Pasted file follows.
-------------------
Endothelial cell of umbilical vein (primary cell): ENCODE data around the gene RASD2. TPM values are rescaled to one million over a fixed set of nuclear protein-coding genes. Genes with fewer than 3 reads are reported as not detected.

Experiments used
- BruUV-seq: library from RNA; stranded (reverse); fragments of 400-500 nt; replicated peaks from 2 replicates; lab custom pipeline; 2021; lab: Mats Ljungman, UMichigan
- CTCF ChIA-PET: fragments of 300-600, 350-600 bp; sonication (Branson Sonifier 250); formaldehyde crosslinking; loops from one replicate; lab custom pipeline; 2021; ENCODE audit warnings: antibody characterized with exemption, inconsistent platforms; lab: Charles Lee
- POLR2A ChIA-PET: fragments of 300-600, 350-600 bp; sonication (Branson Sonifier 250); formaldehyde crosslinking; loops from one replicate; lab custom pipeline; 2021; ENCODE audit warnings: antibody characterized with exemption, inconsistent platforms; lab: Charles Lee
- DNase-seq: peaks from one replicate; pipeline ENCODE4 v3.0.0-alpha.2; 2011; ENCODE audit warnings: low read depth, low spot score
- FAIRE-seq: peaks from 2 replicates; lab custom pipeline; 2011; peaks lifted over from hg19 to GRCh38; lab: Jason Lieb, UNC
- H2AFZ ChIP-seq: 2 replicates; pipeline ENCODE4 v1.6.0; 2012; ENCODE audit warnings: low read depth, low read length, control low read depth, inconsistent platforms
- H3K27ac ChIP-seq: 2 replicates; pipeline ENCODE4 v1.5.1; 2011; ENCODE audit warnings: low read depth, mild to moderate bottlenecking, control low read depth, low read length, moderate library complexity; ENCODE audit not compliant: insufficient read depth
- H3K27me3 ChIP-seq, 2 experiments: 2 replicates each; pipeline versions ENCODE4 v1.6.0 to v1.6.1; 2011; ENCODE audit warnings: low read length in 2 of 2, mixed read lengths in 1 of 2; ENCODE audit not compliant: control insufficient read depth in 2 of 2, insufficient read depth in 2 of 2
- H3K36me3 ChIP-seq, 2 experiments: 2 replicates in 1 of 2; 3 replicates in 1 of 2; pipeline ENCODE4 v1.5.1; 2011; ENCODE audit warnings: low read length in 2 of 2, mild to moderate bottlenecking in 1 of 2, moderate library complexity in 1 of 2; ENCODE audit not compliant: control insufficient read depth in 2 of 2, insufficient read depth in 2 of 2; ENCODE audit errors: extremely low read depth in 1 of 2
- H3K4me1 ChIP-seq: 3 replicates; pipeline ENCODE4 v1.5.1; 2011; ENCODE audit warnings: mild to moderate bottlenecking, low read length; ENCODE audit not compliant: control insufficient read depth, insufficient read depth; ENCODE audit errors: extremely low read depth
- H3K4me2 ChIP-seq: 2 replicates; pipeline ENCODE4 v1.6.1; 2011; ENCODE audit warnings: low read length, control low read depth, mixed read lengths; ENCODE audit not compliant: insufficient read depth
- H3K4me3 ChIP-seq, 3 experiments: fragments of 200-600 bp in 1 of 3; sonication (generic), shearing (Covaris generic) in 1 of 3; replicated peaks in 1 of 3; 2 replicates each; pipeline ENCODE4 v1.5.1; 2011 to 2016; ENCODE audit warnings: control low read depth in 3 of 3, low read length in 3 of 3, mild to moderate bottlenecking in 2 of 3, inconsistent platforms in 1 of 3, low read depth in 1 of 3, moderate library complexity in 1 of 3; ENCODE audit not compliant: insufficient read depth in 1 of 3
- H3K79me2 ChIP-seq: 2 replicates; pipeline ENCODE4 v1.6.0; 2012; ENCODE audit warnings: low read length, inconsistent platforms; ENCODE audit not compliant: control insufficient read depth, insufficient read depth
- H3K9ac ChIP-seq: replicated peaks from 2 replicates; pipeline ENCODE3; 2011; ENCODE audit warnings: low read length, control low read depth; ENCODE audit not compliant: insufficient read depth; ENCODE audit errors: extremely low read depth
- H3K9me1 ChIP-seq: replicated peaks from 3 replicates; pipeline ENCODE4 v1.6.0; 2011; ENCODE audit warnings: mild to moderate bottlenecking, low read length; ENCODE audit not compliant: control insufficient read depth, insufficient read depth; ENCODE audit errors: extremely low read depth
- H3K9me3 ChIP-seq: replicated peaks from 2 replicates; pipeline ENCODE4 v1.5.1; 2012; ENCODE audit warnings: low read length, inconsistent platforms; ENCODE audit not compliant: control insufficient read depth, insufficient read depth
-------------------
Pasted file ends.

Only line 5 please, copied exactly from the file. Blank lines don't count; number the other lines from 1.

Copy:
- POLR2A ChIA-PET: fragments of 300-600, 350-600 bp; sonication (Branson Sonifier 250); formaldehyde crosslinking; loops from one replicate; lab custom pipeline; 2021; ENCODE audit warnings: antibody characterized with exemption, inconsistent platforms; lab: Charles Lee